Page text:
He does not want a Yasukuni pilgrimage to become a controversy in the upcoming LDP presidential election on Sept 20. Nor does he want to ruin his chance of making his first official visit to China, on Oct 23, which would mark the 40th anniversary of the Treaty of Peace and Friendship between China and Japan.

Destinations on his itinerary would be Shenzhen, the southern city famous for its IT businesses boom, and Xi’an, the eastern starting point of the ancient Silk Road. Abe’s China visit, if it goes ahead, will be the first for a Japanese prime minister since 2011.

And Abe expects President Xi Jinping to pay an official visit to Japan when leaders of the G20 countries will gather together in Osaka in June 2019.

The China-Japan relationship is improving after Premier Li Keqiang paid an official visit to Japan in May, the first for a Chinese premier in eight years. Both sides are trying to keep the thorny issues under control.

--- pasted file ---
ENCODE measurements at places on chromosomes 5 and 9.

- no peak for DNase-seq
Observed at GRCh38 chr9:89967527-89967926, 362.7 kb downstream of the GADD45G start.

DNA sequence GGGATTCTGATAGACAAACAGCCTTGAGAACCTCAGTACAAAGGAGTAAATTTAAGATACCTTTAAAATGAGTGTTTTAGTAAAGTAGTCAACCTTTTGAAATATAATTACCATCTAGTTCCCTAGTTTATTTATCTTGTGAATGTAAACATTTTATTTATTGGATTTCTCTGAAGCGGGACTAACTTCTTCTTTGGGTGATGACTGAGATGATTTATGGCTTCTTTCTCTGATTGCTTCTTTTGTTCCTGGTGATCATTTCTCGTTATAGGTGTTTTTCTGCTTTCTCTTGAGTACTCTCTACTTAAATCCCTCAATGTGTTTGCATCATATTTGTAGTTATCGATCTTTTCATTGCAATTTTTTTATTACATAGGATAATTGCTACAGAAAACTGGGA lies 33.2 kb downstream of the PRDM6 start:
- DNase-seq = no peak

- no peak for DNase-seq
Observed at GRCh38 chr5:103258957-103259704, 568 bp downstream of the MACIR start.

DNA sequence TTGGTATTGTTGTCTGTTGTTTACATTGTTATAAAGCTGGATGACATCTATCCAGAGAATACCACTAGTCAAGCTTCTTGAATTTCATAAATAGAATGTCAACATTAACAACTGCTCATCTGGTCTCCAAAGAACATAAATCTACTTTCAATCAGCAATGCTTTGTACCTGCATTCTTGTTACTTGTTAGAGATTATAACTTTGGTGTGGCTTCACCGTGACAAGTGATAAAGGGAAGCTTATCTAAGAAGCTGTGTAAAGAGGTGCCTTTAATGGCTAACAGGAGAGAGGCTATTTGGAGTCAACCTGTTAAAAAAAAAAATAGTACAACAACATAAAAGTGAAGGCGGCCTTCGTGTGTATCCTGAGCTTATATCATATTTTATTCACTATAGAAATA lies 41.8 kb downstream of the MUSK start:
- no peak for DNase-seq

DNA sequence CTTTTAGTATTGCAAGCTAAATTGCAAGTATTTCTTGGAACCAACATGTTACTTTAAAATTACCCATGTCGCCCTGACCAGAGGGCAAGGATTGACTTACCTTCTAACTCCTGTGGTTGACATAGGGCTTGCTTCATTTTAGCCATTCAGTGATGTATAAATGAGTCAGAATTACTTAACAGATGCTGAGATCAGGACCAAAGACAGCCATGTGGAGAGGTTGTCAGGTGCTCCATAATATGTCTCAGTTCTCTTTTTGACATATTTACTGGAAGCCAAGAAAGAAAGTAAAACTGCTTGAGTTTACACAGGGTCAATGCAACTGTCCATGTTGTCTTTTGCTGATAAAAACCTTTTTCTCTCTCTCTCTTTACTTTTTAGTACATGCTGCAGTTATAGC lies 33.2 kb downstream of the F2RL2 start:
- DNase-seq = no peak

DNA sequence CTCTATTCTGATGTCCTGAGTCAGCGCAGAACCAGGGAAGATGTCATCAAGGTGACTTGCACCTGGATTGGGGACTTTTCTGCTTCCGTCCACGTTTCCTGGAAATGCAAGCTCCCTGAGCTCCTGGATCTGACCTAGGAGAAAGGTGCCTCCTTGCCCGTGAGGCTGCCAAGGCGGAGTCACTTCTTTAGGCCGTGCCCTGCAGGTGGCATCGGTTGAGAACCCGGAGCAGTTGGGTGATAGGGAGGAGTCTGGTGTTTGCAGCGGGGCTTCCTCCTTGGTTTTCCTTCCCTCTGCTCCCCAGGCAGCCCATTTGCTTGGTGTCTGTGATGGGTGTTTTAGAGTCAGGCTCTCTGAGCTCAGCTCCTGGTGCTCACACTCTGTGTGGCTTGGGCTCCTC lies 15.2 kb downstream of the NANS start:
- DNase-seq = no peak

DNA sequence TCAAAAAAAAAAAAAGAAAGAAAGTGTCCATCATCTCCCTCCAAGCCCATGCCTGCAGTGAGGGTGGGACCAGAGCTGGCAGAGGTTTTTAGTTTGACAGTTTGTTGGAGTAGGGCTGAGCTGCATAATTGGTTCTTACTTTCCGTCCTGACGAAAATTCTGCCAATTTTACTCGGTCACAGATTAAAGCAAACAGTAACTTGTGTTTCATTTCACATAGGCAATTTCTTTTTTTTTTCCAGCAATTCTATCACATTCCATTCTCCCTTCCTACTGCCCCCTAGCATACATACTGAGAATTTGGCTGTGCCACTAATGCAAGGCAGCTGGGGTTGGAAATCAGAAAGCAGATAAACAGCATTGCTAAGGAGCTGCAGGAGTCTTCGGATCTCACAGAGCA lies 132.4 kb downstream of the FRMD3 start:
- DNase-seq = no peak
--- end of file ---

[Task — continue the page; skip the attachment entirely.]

Abe also knows the detrimental effects of Yasukuni visits on Japan’s diplomacy with its neighbors. In December 2013, one year after Abe led the LDP to a landslide victory in the 2012 general election, his pilgrimage to the shrine angered Beijing, Seoul and even Washington.

Abe wants to woo Seoul’s support in solving the issue of Japanese nationals abducted by the Democratic People’s Republic of Korea (DPRK) in the 1970s and 80s.

But Abe is under great pressure as his supporters’ calls for him to visit the Yasukuni Shrine are loud. Several of his cronies including Shibayama, the LDP’s executive acting secretary-general Koichi Hagiuda, and former Japanese education minister Hakubun Shimomura, made pilgrimage to the shrine — and they can be taken as proxies for Abe.